Beaufort News

USCB looking to add student housing

A new dormitory under construction will allow the University of South Carolina Beaufort to house more of its growing student population on its Hilton Head Gateway Campus next fall.

The university also is negotiating the purchase of property that would let it begin offering student housing on the Historic Beaufort Campus later this year, said Doug Oblander, vice chancellor for student development.

USCB has grown by an average of 11 percent every year since it became accredited to grant baccalaureate degrees in 2004. The university now serves about 1,600 students on the two campuses.


The $6 million project on the Hilton Head Gateway Campus will house 188 students in two buildings, Oblander said.

The existing campus housing complex, Palmetto Village, was built for about 270 students but holds a few more because some students share single rooms, he said.

The university has worked with Courtney Bend apartments across U.S. 278 to provide additional student housing near the campus as it outgrew Palmetto Village, which opened in 2005. Still, some transfer students were denied university housing this year because of space constraints, Oblander said.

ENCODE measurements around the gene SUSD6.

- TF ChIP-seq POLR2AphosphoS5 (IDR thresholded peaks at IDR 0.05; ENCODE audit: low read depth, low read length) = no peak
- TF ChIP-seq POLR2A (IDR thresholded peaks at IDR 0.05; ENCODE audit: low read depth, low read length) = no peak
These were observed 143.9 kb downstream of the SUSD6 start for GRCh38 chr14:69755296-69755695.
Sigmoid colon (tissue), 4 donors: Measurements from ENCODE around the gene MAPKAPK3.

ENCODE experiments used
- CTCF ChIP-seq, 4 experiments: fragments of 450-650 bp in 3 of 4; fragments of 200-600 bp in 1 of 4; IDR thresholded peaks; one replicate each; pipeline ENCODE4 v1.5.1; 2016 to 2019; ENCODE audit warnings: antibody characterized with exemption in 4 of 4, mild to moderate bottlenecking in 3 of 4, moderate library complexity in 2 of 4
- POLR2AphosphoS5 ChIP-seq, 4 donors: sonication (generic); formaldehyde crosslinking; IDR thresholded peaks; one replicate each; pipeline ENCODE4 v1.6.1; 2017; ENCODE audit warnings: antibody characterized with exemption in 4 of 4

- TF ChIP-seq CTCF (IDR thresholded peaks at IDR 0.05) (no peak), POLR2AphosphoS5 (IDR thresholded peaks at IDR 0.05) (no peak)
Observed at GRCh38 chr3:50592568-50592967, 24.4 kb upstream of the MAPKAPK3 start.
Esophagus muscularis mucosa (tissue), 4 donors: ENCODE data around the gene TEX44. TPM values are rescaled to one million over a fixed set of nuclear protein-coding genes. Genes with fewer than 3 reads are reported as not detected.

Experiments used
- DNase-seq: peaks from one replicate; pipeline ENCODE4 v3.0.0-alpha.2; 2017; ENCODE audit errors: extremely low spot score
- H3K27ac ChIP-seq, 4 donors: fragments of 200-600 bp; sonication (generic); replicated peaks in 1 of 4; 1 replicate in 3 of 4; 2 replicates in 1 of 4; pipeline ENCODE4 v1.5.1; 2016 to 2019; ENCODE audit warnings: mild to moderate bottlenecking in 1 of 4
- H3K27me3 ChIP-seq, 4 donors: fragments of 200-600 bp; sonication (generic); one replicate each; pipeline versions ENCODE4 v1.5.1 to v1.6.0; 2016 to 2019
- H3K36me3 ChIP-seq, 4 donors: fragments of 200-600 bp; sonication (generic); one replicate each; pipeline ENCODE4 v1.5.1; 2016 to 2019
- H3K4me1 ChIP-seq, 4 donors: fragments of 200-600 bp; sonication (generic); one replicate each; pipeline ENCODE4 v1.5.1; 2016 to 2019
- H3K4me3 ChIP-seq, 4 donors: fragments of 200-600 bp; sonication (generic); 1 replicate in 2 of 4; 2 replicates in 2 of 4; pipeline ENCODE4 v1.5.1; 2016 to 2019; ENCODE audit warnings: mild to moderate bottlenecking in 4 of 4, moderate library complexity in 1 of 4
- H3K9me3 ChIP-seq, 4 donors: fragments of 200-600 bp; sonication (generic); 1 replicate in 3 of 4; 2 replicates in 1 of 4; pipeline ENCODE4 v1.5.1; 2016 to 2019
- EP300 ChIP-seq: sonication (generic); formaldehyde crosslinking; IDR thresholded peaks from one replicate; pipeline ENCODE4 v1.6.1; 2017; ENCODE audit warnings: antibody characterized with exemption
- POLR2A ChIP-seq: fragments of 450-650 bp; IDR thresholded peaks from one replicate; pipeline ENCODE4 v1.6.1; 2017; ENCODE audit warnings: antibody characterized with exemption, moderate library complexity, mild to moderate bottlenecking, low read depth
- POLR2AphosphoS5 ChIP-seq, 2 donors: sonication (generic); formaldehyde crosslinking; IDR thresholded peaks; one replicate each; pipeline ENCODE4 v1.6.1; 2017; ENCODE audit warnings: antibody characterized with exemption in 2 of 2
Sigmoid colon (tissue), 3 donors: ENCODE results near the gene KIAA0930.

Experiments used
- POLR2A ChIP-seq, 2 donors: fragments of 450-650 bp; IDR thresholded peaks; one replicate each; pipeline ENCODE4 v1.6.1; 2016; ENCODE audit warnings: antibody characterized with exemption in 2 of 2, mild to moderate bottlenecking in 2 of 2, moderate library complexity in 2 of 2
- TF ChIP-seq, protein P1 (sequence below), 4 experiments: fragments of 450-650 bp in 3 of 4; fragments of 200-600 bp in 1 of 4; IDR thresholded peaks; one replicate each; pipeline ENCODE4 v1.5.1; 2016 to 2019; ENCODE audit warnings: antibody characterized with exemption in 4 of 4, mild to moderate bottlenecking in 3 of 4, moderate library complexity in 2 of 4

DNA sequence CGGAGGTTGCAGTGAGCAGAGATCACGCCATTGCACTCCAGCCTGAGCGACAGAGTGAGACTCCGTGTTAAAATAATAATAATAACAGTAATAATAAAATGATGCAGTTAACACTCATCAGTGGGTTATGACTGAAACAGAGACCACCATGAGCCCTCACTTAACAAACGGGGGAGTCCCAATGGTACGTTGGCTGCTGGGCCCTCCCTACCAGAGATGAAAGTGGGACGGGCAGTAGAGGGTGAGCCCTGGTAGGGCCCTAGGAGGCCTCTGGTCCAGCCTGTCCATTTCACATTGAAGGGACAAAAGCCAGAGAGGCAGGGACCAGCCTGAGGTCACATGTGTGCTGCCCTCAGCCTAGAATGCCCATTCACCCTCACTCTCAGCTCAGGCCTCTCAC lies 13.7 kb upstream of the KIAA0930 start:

Oblander hopes the new complex will allow all resident students to be near the dining hall and fitness equipment in the Campus Center that opened in 2009.

"We're excited to have all our students living in one location where we can provide them with the services we want and a sense of community," added Deonne Whaley, director of student housing.

Oblander expects the dorms to be near capacity when they open, as enrollment grows and students move back from Courtney Bend. The university will add two sports teams next fall -- women's soccer and softball -- which means more student athletes will need on-campus housing, he said.

Filling the dorms will be important because proceeds from students' rent will pay for the building's construction and operation, Oblander said

The new dorms will be similar to the existing buildings, he said. Each suite-style apartment includes four single bedrooms and two bathrooms around a living area and kitchen. A washer and dryer is included, as well as phone, Internet and cable services.


Oblander said the university is negotiating to buy a large house near the Beaufort campus and convert it to housing for 15 to 17 students. Plans are not final, but the university would like to provide some student housing by next fall, he said.

Oblander wouldn't provide additional details because negotiations are under way.

USCB received approval in 2009 to offer a four-year degree in studio art and has renovated the Beaufort campus to support fine-arts education. Additions to improve the art program included a ceramics lab, a graphic design lab and a printmaking press.

"We're excited about the growth on that campus and the opportunity to help that campus take on a new character of its own," Oblander said.

He expects a need for more housing in Beaufort as the university recruits more art students, who will spend most of their time north of the Broad River.

"We're going to move forward incrementally," he said. "We've got to start somewhere and that's a good place for us to start."